I’m late this week because yesterday was harvest day. (Non-meat eaters should skip the rest of this paragraph.) Ten ducks, all twenty-four of my full-grown and startlingly heavy Red Ranger chickens, plus six more chickens for a friend. I started around dawn. My ranch manager/farm assistant Christina, bless her, joined me later to learn the process. Christina has helped in a number of slaughters now and is finding it fascinating in a scientific sense. But then, her mother is a scientist and has “sacrificed” many a rabbit.
We were done around 2:30 PM. It was a full day of hard work and the birds are now in refrigerators. They’ll rest there for three days, passing through rigor mortis, before I once again pull out the forty gallon pot and shrink-wrap them for the freezer. Why in the fridge for three days? Because, unlike commercial houses I don’t use formaldehyde to prevent rigor and I don’t like eating tough chicken. The chickens are edible in three days. Just so you know.
Now onto duck eggs. I knew those ducks were laying eggs, but I hadn’t seen an egg in months. What I had seen was the ducks coming and going out of the little yellow coop more or less on a daily basis. The puppies would follow shortly thereafter. I figured they were getting to the eggs before me. I tried going out early. No eggs. I saw a duck going under the coop. I looked into the tiny gap between the bottom of the coop and the pond bank. Big enough for a duck to squeeze into, but definitely too small for puppy access. No eggs.
Then, as I mentioned in an earlier post, I started letting the ducks out to the ditch. I thought surely I’d see eggs on the ditch bank, what with the puppies locked into the pasture away from the ducks. And I did. One. Then weeks later another one.
This is how I decided I needed fewer ducks. Well, that and the fact that as tasty as ducks are, they’re unbelievably noisy. I’ve never had animals with so much to say about everything–even things about which they know nothing, which is basically everything. Something flies overhead and that’s a two hour discussion for that flock, with at least two ducks doing the “neck thing”. They’ll bend their necks, put their heads to the side of their breasts, then make a weird “yakkity-yakkity-yak” sound as they move their heads up and down. Their hours-long conversations weren’t limited to daytime. Unlike chickens and turkeys, these ducks never seem to sleep. Let me say, if they got going with one of their polemics at night, I didn’t sleep either.
Deciding to cut down on ducks was one thing, how to do it was another. I knew I’d get the seven that had imprinted on the brooder coop as home. But what about the older, noisier group? Because they spent their nights in the pond, that meant having to wrangle ducks at dusk when they can’t see well, most likely doing most of the chasing in the cold water with the clay pond bottom stealing my boots.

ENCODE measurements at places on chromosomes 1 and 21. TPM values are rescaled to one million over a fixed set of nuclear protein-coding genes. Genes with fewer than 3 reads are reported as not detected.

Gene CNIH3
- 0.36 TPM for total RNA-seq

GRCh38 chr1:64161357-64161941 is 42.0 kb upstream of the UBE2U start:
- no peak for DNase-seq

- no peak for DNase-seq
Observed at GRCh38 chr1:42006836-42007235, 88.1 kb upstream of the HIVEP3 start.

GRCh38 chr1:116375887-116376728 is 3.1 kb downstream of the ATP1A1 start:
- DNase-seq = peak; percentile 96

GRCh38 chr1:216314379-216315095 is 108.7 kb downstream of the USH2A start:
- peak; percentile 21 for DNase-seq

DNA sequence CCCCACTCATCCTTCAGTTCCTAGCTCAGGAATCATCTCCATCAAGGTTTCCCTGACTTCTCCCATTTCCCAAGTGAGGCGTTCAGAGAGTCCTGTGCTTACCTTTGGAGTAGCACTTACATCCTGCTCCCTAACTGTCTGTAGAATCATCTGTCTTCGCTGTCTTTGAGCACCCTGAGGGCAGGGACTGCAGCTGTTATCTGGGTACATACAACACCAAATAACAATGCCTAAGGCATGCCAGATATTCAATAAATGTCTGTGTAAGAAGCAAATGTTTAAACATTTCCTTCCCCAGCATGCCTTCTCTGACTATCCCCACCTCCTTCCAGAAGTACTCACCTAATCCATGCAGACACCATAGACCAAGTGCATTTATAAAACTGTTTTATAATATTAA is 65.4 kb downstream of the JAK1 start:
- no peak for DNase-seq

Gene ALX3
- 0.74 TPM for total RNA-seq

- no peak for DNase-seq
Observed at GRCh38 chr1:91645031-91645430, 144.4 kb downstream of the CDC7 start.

Then, four days ago the seven younger ducks started for home and the older ducks decided to follow. I opened the door wide and stood back. The two flocks chattered a bit– yes, doing the neck thing– then the older ducks turned back for the pond. The next night, they again followed the younger ducks to the brooder coop. This may have had a lot to do with Radha the puppy beginning to practice her bird catch-and-release skills on them. That dog! She has interpreted “no chase” to mean “chasing is okay if you don’t kill them.” We’re working on it.
I watched the two flocks with my fingers crossed, praying for a miracle. And…in the older ducks went and I closed the door. All I had to do was not open the coop door for thirty-six hours when we reached D-D-Day (duck death day). I felt bad about them having spend their last day locked in, but at the same time, I wasn’t going to spit in the eye of such a gift.
Guess what I found in the brooder coop the next morning? Three duck eggs! I gnashed my teeth at how the puppies had cheated me over these months then went on with my day. Later, when I was walking past the pond, I noticed that the water level was very low. Then I noticed that the water was clear for the first time since I let the ducks live on it. (I also grimaced as I saw the piping and poles that are now permanently embedded in the pond bottom, held in place by a thick layer of muddy clay. I and others have tried to remove them more than once, but they won’t budge. But that’s another story.)
Then something caught my eye. Something white and oval-shaped. I stopped and stared. There was another white oval shape not far from the first. And another. And another! There were dozens in there. The ducks had been dropping their eggs while swimming.
I’m not the only one who’s noticed this. Radha has recognized what those things are. She’s now doing her best to get to the eggs, but she hasn’t yet figured out how to put her mouth over them without breathing in water.
Omelets await me in the future! The brooder coop alley is now officially the home of the ducks. That’s because when I went to let the ducks out this morning I found two lovely duck eggs waiting for me. The ducks aren’t yet convinced they want to be there, but I told them, “Hey, what’s not to love about spending your day swimming the ditch and your nights eating all the food you want while safely locked away from predators and puppies?”
I’m sure they’ll spend the day discussing this and get back to me when they have an answer.